B: I like that the cover art has a real organic feel to it and it gives us a little bit of an insight into your life and what’s important to you.

CJ: It’s like writing songs, sometimes you sit down and put pen to paper and the lyrics just come out. There’s not much deep thought or intention behind it, those are always your best songs. It’s like they’re already written and something triggers your subconscious and bridges your subconscious and your conscious and it spills out as a whole song. It’s the same when you create visual art. In your conscious mind it’s just random stuff you’re throwing together but in your subconscious there’s direction and meaning to it. It sounds really deep but honestly like I said, there wasn’t that much thought. Afterwards I realised it said a lot more than I ever intended it to say—that’s good!

B: It’s nice to see a side of you beyond the one that we see manifest in your music.

CJ: Thank you. I think the art goes well with the title “Understand Me?” It was not intentional for it to come together. I wish I could say that I was smart enough or creative enough to come up with it. The song is probably my favourite song on the whole record, it’s strong. On the B-side of the single is a cover of Black Flag’s ‘Rise Above’ with Dez Cadena singing backups and playing guitar. I’m really happy with it, it’s a really good introduction to what the record is about.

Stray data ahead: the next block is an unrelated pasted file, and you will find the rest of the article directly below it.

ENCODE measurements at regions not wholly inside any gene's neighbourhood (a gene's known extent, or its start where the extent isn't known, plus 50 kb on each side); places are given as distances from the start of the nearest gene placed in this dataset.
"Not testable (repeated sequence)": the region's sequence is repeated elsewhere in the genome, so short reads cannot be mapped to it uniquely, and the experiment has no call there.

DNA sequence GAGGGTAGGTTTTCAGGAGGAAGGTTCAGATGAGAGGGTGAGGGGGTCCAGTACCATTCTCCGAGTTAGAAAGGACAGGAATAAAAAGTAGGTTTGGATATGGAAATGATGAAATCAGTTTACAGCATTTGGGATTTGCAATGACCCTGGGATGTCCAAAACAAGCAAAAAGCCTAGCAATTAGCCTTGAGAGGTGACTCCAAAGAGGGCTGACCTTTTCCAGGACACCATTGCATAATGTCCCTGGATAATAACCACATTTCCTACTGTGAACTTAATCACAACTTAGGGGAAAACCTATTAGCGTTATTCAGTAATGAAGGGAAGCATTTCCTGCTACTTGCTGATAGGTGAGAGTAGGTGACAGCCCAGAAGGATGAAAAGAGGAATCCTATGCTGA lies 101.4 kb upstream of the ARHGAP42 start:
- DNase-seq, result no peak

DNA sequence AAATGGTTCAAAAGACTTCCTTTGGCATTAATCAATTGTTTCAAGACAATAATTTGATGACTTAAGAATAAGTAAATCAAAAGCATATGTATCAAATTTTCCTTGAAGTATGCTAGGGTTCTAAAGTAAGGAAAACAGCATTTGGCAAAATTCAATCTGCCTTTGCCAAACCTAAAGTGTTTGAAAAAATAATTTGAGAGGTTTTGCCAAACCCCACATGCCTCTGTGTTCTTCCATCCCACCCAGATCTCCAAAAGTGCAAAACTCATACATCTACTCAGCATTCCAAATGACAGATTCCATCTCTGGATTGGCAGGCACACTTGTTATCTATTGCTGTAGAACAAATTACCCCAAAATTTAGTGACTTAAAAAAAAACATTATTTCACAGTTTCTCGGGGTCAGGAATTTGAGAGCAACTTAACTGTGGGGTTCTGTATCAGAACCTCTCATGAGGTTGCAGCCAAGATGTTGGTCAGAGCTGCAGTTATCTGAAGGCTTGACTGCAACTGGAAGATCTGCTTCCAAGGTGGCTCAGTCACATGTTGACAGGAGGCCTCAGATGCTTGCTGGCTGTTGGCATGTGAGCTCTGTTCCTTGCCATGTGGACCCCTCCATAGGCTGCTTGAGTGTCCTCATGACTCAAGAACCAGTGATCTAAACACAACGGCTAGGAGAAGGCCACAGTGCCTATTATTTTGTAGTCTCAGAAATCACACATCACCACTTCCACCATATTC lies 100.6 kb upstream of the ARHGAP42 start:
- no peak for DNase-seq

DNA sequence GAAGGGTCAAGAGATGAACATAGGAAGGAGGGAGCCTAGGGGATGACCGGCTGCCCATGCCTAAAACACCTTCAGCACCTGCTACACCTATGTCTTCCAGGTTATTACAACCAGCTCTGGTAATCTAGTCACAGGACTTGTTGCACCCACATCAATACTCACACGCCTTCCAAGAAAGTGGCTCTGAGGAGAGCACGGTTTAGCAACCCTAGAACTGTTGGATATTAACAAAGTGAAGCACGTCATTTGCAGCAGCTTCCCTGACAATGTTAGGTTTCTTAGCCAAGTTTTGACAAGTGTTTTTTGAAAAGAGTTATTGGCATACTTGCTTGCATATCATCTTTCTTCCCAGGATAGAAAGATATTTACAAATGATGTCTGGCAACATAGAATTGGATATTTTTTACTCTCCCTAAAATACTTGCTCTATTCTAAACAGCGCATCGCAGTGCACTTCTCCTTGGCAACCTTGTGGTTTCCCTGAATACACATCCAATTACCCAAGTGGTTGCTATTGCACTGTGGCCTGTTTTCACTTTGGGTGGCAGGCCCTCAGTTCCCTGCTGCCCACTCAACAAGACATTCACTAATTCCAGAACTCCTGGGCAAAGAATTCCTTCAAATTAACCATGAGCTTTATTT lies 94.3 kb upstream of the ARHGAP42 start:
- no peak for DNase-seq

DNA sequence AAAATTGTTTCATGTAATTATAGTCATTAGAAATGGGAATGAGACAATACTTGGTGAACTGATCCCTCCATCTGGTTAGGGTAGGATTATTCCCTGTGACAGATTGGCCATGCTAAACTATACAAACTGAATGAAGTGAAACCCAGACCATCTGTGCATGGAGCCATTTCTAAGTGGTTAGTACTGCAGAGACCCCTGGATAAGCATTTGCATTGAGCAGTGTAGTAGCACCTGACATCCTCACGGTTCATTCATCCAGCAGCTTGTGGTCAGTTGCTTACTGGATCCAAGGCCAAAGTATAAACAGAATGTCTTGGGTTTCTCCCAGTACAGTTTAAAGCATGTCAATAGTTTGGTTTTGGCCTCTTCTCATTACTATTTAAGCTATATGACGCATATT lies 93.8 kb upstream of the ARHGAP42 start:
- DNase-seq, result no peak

B: What made you choose to cover ‘Rise Above’?

CJ: On Reconquista I really covered a lot of what had gone on between me and the Ramones’ organisation and my personal life in general. It really is a dark record. The last song on the record ‘Aloha Oe’ I choose because it was a goodbye to that period of my life. It was a really rough time. I felt I’d gotten it all out and put it into music, I stepped packed and could take a breath and move on now. ‘Rise Above’ was recorded during those sessions for Reconquista. I actually recorded Reconquista three times. The third time was the charm, the one we actually released. Previously I just wasn’t happen with it. The burden is anything with a Ramone name on it, I really suffer and struggle a lot with that. I don’t want to put out something that is mediocre or half-assed. It’s a really big source of stress for me when I’m doing a record. ‘Rise Above’ was the last song I recorded in those sessions. It was coming out of that whole time period, I wasn’t going to bitch about it or talk shit on anyone or get negative about it like everyone else has, and I’m just going to ‘Rise Above’ it. Me and Dez have been friends for a long time and he was around then, I asked him to come down to the studio to record it and he said, absolutely. We did the entire song in one take! That song really is special, that whole session was special. There was such emotion and intention when we did that take.